upper and lower rectus abdominus and Topping the list of the most effec-
study. The subjects, ages 20 to 45,
the external obliques. Researchers also tive exercises was the bicycle maneu-
ranged from occasional exercisers to
measured activity in the rectus femoris ver, followed closely by the second
those who work out daily. Participants
to indicate activity in the hip flexors. ranked, captain’s chair. As for home
were put through a battery of exer-
These data are important because high exercise equipment, crunches on an
cises that target the midsection,
levels of activity in this area suggest exercise ball ranked highest—coming
that an exercise is either done incorrect- in third overall.
ly or requires the body to recruit mus- Although crunches on an exercise
cles other than the abdominals and Continued on page 10
How to do the Upper
Activity in Rectus Abdominus
Top Ab Exercises vs.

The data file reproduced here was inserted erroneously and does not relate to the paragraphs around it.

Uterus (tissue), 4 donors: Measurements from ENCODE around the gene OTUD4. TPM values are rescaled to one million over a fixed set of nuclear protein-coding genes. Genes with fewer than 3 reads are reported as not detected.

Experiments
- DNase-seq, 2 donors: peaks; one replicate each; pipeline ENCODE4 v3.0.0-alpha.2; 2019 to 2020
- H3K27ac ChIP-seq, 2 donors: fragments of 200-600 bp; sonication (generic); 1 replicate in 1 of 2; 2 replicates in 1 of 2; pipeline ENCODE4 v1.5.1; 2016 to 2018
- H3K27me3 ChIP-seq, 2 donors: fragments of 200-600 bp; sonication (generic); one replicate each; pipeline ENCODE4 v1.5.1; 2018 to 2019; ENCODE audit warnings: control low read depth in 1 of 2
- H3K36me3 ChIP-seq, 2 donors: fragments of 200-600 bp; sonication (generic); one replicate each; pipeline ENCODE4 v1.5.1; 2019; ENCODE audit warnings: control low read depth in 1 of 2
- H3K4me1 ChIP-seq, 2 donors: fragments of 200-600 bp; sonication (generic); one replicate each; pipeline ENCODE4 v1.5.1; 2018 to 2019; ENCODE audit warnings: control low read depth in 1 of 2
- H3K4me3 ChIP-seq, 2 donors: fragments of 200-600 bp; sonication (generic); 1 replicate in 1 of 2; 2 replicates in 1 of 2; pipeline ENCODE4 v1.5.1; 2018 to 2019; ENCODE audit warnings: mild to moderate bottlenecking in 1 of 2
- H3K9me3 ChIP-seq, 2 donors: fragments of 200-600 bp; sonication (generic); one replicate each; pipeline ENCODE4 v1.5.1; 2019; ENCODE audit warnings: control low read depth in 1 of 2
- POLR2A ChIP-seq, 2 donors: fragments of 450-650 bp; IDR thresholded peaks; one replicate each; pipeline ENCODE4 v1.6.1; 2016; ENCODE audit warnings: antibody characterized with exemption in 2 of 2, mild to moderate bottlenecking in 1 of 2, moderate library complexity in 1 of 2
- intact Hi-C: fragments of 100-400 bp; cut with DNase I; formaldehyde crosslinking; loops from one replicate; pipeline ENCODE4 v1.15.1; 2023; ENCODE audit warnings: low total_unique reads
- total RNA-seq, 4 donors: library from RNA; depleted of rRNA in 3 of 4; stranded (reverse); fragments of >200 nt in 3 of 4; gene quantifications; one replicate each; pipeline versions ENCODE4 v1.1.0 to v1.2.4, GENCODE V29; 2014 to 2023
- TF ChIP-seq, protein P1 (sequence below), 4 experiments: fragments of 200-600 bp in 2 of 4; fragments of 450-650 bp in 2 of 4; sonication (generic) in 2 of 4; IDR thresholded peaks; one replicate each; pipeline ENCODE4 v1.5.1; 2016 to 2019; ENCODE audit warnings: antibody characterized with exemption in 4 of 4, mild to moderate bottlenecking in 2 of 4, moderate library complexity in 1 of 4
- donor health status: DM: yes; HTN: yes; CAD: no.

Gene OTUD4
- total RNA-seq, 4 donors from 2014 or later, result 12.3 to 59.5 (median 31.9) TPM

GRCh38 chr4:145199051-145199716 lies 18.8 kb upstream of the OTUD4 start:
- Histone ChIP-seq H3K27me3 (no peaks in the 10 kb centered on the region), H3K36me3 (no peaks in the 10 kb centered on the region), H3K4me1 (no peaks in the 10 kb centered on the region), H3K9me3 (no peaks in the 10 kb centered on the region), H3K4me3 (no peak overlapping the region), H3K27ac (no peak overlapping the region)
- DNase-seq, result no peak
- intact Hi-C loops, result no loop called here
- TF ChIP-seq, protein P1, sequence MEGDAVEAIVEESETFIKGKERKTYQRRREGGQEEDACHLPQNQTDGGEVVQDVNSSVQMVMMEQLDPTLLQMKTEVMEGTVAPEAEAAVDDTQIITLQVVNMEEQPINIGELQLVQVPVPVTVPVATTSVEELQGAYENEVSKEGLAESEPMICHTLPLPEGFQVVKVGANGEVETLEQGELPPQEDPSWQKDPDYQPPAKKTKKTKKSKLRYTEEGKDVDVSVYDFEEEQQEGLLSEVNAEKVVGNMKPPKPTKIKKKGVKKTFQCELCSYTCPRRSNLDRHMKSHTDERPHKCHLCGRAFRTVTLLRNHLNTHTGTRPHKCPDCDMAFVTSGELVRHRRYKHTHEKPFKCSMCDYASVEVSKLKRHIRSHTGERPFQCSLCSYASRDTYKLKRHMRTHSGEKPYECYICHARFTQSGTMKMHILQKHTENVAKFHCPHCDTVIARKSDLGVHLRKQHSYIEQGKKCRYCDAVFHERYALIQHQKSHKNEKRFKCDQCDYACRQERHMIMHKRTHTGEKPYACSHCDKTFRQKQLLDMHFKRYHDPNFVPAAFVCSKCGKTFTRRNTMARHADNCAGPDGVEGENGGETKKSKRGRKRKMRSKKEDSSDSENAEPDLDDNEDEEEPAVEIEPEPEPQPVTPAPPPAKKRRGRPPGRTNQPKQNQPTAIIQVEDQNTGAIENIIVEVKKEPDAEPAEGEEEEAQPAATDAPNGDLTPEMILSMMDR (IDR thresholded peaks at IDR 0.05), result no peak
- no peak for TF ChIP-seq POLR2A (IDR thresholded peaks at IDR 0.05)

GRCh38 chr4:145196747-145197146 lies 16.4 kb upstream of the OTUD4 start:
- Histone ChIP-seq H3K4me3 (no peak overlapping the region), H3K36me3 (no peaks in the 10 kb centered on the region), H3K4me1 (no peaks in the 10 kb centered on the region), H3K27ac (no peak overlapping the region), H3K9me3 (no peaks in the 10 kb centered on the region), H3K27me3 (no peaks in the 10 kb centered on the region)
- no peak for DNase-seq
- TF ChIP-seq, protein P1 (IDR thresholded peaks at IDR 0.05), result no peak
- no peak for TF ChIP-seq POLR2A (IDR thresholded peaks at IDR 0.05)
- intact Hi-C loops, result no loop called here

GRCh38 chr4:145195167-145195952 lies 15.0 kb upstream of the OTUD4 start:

and Activity in Obliques
MAY/JUNE 2001 ACE FITNESSMATTERS
ACTIVITY IN RECTUS ABDOMINUS
New Study Puts the Crunch
MEAN % OF
RANKING EXERCISE ACTIVITY
on Ineffective Ab Exercises
1 Bicycle Maneuver 248
2 Captain’s Chair 212 Continued from page 9
3 Exercise Ball 139 ball generated less activity in the obliques and rectus abdominus than the top
4 Vertical Leg Crunch 129 two exercises, the exercise also generated significantly less activity in the rectus
5 Torso Track 127 femoris—making it, arguably, the best overall exercise of the lot.
6 Long Arm Crunch 119 Not all of the variations of the crunch fared so well. Both the long arm
7 Reverse Crunch 109 crunch and the crunch with heel push were shown to be only slightly more
effective than the traditional crunch.
8 Crunch with Heel Push 107
As for the equipment ACE provided, the Torso Track appeared to be margin-
9 Ab Roller 105
ally more effective than the traditional crunch. However, this training benefit is
10 Hover 100
likely offset by the lower-back discomfort reported by a significant number of
11 Traditional Crunch 100